Starcraft Broodwar was not defined by how good it's single player campaign, it was defined by how balanced the game was in multiplayer mode. Sure Blizzard games usually have really great story lines and awesome cinematics but there is a reason why it has been delayed till 2010. Battle.net. For this game to succeed the multi-player aspect must be up to par with Starcraft Broodwar, Blizzard is currently having difficulties with the latest version of Battle.net and this is why it has been delayed till 2010. This single player stuff is nice to see but it is just a very small portion of what is in store for Starcraft 2.
    • Re: (Score:2, Insightful)

      by Anonymous Coward

      Glad to know that the only opinion that matters is yours. I'll be sure to consult you next time I need to know if a game is good or not.

      Personally I couldn't care less about the multiplayer. My idea of a good time doesn't involve teenage boys calling me a faggot Mexican Jew Lizard, which is pretty much all that multiplayer games are.

      • by Tawnos (1030370)
        To be fair, you are on /. - being called a "faggot Mexican Jew Lizard" seems like the kind of AC troll you see around here. So maybe for it to be a good time only requires the person to be named "Anonymous Coward."
  • I'm remembering another game that had a day/night theme. Two sides fighting and one had the advantage in the daytime, the other at night time. Sad if this is just a rip-off of that game. :(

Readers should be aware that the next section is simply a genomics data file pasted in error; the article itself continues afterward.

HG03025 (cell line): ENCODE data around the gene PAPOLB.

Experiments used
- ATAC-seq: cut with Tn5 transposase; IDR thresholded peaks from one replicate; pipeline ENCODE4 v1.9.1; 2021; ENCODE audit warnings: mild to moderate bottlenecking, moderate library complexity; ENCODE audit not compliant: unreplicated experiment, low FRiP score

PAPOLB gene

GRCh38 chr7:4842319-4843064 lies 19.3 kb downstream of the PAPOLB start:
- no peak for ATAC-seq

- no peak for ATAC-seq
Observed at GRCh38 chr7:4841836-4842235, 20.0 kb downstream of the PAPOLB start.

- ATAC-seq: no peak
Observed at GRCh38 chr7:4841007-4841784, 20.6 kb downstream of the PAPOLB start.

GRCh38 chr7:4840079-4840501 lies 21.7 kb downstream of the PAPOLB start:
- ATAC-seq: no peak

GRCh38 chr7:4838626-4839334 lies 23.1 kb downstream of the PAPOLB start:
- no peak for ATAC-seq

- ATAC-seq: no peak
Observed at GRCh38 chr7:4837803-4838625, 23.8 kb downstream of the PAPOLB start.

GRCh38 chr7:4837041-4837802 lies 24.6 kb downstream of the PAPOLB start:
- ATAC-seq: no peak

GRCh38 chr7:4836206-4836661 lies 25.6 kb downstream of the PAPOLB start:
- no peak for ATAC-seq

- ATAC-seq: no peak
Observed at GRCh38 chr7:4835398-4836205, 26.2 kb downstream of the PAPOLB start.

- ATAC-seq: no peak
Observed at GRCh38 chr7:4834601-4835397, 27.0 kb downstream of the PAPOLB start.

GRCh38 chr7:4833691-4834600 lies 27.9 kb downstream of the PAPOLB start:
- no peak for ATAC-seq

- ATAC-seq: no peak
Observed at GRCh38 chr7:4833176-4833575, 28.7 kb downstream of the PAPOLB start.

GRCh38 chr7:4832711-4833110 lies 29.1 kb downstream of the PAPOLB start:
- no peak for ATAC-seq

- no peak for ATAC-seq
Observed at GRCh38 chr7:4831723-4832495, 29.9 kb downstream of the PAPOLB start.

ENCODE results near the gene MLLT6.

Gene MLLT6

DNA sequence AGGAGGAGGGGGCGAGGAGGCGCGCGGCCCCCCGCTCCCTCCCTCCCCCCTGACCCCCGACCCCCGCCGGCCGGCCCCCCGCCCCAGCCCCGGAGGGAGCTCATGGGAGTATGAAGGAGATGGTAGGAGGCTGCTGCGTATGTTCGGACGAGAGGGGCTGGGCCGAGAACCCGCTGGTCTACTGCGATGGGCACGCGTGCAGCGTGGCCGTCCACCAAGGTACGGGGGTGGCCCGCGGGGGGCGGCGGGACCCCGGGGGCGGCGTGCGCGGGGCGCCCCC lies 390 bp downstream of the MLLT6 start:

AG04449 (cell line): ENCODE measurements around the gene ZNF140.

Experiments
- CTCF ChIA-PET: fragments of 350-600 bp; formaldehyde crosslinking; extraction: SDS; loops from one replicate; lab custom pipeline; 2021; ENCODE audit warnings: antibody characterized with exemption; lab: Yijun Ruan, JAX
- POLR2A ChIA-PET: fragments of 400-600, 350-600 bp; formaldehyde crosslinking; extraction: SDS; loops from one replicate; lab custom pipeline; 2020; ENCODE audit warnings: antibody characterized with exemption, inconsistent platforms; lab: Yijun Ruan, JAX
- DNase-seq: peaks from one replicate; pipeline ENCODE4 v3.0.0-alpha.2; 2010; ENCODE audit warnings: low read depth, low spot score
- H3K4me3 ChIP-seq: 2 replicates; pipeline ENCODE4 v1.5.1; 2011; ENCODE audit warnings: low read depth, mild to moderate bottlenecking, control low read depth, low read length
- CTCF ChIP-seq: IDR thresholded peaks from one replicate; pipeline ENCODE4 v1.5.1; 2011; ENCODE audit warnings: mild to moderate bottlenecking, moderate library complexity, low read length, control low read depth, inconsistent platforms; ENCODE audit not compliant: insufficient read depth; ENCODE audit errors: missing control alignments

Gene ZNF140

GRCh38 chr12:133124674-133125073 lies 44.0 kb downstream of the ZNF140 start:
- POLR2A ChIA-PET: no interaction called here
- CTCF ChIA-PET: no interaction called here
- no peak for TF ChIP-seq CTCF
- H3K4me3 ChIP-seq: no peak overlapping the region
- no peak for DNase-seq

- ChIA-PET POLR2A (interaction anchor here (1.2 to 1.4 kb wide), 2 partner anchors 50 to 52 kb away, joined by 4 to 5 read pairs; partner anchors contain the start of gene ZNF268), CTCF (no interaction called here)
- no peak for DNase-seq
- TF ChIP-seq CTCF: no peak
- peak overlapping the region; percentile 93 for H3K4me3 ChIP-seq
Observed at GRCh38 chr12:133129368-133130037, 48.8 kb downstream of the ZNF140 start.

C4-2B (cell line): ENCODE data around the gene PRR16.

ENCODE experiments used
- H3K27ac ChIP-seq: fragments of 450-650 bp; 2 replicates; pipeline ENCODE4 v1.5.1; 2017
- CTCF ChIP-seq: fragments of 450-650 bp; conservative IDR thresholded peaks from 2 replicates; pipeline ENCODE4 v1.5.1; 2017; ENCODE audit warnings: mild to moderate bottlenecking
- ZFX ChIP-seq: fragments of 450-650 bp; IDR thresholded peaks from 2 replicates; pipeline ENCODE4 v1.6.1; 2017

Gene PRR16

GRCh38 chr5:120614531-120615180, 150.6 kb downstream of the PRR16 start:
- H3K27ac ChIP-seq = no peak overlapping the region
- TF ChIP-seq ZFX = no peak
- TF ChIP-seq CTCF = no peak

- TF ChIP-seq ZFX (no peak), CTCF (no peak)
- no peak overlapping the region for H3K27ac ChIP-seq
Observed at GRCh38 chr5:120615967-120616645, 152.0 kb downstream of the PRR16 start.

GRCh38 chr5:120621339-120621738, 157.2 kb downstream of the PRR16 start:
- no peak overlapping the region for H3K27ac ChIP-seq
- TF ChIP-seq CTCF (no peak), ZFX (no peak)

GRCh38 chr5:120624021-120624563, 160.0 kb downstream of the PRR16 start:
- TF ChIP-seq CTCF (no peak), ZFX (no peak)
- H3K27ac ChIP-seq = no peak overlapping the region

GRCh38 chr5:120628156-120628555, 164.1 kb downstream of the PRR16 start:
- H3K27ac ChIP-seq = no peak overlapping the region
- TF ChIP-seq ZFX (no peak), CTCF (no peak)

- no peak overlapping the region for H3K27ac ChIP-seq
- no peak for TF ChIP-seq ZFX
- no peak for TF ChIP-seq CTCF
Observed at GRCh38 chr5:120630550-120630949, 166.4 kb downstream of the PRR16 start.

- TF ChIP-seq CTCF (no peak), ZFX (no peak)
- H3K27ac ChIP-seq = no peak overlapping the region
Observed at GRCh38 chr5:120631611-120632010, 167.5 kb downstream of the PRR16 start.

• Re: (Score:3, Informative)

      by Desler (1608317)
      Did you miss the part where this was only just one of the missions? It's not the entire storyline.
      • by Arimus (198136)

        Did you forget this is /. and so reading (or atleast comprehension of the article) is not a requirement before posting... :p

    • Re: (Score:3, Informative)

      by cheesybagel (670288)
      I can remember at least two other games doing this off the top of my head. Warcraft III, Wesnoth (ok, that is a tactical turn based game).
    • Dark Colony ISTR had day/night bias.
      Could be wrong though, it's from a good few years ago..
  • by Vaphell (1489021) on Monday August 17, 2009 @02:46PM (#29096645)
    incgamers.com [incgamers.com]
    quote: In order to install the game, "you need to connect once to install the game," StarCraft II lead designer Browder revealed. A player will also either have or sign up for a Battle.net account during the installation process.
    • by Toonol (1057698)
      This lost the sale for me. Yes, I have an internet connection. But requiring real-time online registration to play a game is a deal-breaker. It's distasteful. It's one of the reasons I don't have Steam on any of my machines.

      Honestly, this is one of the things I like better about consoles. The ability to play a game is inherent in the physical possession of the disc. That'll probably go away in a gen or two, though.